"There has been so much Schadenfreude about Japan's two "lost decades" over the past few years that I have often taken the contrary view by pointing out that actually Japan's growth adjusted for inflation and population growth over the past twenty years has been about the same as that of the U.S. while its productivity growth has been higher. Still, there is that population element. The Japanese people are aging rapidly and are fewer every year. It is very hard to build an economic success story on that kind of a foundation. And that holds for Germany, Italy, South Korea, Taiwan, Singapore, and China."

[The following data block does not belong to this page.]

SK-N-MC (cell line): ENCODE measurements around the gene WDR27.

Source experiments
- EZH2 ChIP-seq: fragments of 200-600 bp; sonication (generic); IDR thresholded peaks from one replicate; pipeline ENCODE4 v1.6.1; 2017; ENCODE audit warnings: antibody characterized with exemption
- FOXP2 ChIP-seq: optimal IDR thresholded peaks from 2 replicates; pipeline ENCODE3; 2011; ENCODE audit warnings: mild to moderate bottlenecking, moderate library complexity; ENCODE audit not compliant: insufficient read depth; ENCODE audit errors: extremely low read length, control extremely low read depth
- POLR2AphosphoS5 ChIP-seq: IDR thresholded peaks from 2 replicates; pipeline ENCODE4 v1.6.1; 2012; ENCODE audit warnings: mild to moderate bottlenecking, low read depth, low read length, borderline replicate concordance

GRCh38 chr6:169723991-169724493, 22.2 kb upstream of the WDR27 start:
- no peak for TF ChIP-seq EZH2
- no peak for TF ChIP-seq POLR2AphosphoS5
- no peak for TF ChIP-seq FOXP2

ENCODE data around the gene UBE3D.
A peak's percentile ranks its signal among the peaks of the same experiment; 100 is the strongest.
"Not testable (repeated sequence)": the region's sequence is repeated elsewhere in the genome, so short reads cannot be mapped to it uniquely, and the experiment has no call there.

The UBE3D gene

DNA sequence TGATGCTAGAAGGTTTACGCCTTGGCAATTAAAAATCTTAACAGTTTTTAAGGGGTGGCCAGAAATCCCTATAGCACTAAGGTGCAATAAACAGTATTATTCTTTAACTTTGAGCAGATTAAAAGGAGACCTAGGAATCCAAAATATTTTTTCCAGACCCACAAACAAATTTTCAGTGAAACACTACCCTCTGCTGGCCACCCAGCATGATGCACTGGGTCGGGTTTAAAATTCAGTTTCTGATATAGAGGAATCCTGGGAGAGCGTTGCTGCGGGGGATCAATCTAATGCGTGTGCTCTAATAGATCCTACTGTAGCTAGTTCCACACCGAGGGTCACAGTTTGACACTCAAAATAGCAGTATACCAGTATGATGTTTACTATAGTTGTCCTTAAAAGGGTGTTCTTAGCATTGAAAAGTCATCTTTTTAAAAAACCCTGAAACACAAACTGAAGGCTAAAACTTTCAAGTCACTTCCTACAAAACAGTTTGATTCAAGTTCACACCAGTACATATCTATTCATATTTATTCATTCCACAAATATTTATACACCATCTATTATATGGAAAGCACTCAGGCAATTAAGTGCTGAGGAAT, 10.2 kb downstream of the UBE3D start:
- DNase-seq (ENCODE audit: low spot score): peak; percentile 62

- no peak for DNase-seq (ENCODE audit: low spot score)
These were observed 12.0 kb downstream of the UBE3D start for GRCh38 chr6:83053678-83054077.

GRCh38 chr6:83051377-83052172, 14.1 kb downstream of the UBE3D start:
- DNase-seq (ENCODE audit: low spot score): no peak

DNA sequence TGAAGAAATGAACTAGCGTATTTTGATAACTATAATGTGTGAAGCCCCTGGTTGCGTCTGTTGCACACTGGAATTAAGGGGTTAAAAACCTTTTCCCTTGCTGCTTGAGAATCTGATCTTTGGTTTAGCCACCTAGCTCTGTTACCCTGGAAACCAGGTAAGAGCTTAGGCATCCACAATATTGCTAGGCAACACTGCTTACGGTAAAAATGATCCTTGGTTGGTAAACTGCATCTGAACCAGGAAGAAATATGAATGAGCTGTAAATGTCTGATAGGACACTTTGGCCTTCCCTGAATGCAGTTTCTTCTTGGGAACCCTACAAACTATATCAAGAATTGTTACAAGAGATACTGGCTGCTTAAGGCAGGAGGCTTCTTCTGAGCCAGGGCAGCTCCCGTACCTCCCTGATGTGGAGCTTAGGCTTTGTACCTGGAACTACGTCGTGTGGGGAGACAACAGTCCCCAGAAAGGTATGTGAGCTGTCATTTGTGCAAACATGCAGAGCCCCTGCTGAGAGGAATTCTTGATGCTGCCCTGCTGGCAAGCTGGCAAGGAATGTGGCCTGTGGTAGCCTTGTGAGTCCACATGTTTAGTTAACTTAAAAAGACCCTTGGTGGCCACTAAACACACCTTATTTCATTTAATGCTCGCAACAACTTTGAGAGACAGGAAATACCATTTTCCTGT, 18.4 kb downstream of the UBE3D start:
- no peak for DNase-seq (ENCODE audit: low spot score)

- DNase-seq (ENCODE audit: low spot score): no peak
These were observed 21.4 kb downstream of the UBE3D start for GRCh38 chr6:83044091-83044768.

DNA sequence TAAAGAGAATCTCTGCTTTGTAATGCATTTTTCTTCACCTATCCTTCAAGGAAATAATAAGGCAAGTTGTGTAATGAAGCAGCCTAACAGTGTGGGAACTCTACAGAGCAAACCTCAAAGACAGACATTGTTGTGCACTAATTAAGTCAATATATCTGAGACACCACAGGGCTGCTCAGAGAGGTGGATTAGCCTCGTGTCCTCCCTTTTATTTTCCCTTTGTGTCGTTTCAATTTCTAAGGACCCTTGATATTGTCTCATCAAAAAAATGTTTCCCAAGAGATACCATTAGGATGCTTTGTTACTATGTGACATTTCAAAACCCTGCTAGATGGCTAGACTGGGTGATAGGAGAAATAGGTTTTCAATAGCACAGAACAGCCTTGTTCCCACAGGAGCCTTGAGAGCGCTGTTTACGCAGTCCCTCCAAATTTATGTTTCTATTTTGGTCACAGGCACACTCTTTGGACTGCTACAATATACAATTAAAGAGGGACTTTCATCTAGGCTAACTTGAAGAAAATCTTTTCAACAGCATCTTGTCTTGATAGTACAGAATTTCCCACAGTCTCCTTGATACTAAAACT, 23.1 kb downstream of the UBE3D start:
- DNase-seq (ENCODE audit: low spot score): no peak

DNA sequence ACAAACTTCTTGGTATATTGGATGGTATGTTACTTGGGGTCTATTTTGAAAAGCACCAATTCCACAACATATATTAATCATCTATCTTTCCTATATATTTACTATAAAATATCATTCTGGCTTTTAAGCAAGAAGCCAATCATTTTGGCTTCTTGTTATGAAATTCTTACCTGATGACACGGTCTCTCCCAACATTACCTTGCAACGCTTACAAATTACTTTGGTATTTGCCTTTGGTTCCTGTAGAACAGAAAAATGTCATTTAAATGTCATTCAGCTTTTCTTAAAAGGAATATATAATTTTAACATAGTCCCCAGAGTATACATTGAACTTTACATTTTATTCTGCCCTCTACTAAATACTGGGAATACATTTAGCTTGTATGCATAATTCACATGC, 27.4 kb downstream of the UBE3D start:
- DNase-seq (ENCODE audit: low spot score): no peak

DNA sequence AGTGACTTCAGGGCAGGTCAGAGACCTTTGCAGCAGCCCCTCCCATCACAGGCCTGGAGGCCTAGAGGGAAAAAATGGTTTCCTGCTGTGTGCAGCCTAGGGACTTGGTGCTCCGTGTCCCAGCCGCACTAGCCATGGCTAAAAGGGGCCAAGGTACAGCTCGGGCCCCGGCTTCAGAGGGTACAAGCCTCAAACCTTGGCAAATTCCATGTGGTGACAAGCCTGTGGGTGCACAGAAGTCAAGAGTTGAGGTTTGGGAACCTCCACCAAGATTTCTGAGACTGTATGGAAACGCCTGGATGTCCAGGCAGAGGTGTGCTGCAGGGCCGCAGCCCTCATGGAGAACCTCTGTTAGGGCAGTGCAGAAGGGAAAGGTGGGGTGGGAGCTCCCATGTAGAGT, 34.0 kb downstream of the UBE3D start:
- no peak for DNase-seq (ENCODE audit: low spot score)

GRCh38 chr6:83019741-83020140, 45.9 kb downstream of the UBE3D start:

More: Things could be worse, America | Prestowitz
I do know that Japan suffers from depopulation since the national birthrate is declining. To my best knowledge, Japan doesn’t have one-child policy. However, does the underlined part mean that majority of Japanese people are elderly, generally speaking?
It means that the average or median age of the Japanese population is rising rapidly.